Whither Worship? The Parish Communion

WHITHER WORSHIP? The Parish Communion


The Rev’d Chris Mitchell is a retired Anglican Priest.
After many years serving in Rural Parishes he now worships at York Minster where he is an Honorary Chaplain.

As I write we are coming out of Covid 19 lockdown, and although public worship has been permitted in England in recent months, most churches and cathedrals wisely decided to pause worship within their buildings. We continue to have a wide variety of Zoom or streamed services to choose from, and are immensely grateful for their existence, and for the work and creativity that go into their production. Most will be heartily thankful for the return of worship ‘in person’. No doubt digital services have been a means of outreach to many unchurched people and a source of comfort to regular worshippers and some of these services should continue. There is nevertheless an element of ‘viewing’ rather than ‘worshipping’ in these services, and a lack of the physicality that marks attendance together in a building.

The pause in physical worship, which the pandemic dictated, should make us ponder on the nature of worship when we return. In recent years there has been a tendency for parish churches to offer a wide choice of types of service, enabling us individually to attend the service of our choice. On the face of it this seems laudable, but this ‘supermarket’ style simply elevates individual choice over community. In the early stages of the Fresh Expressions Movement there was much talk of worshipping communities based on shared interests rather than geographical communities. In practice surveys have shown that fewer than 10% of Fresh Expressions congregations are based on this bond.1 Should the Church rather be catering for geographical congregations of varied ages, backgrounds and interests worshipping together, physically in a building? Few parish churches today really encompass all types of people, but that remains their role and the Church is still essentially a broad based association.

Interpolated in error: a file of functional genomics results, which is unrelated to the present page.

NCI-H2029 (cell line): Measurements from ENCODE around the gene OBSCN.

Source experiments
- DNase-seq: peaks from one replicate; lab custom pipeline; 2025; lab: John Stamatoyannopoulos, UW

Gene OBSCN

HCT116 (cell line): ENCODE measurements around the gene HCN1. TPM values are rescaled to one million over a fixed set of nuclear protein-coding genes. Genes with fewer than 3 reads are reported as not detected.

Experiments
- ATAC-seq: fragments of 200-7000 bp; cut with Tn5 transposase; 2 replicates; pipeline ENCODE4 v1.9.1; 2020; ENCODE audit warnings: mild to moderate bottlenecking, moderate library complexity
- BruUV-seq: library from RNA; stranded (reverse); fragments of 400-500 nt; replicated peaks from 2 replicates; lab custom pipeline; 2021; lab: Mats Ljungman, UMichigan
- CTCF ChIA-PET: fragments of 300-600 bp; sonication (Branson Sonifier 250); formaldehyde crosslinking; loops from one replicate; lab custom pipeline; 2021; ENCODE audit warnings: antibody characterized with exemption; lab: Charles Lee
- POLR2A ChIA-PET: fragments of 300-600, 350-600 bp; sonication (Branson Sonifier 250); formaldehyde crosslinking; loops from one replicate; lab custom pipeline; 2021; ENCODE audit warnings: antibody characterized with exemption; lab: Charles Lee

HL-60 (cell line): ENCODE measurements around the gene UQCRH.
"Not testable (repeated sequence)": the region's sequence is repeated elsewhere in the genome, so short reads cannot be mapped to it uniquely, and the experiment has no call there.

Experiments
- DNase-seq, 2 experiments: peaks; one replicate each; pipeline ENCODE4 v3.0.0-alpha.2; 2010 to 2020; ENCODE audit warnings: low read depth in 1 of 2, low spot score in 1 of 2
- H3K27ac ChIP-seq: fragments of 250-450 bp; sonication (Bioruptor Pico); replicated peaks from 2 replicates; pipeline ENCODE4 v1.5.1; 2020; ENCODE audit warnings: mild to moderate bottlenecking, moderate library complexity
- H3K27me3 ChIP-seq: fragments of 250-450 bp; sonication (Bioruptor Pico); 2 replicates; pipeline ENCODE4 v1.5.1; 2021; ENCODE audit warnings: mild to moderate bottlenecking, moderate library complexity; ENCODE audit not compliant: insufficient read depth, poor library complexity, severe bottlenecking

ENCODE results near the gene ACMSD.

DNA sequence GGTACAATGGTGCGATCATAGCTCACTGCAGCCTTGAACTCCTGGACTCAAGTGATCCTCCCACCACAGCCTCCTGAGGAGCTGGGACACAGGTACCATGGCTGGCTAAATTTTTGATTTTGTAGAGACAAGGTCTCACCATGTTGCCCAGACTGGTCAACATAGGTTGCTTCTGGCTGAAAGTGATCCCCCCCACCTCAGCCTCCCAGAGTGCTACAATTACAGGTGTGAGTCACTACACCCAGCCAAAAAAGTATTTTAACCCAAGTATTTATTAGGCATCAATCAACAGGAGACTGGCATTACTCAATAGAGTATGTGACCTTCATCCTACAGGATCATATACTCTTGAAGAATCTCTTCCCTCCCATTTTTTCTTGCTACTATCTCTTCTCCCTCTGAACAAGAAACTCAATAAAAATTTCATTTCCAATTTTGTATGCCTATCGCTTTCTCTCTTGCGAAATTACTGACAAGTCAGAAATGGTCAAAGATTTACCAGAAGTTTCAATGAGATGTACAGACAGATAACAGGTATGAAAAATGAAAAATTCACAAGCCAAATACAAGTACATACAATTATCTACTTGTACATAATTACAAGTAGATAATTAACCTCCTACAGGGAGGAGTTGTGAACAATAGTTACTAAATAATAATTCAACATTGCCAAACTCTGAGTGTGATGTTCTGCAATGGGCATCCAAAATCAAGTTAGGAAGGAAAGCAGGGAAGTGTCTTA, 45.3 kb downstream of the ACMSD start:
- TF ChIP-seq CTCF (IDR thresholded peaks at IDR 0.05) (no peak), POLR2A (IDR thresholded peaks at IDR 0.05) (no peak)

Perhaps we should return to the Parish Communion Movement, which took root in the 1920s and 30s, and flourished in the early post-war decades?

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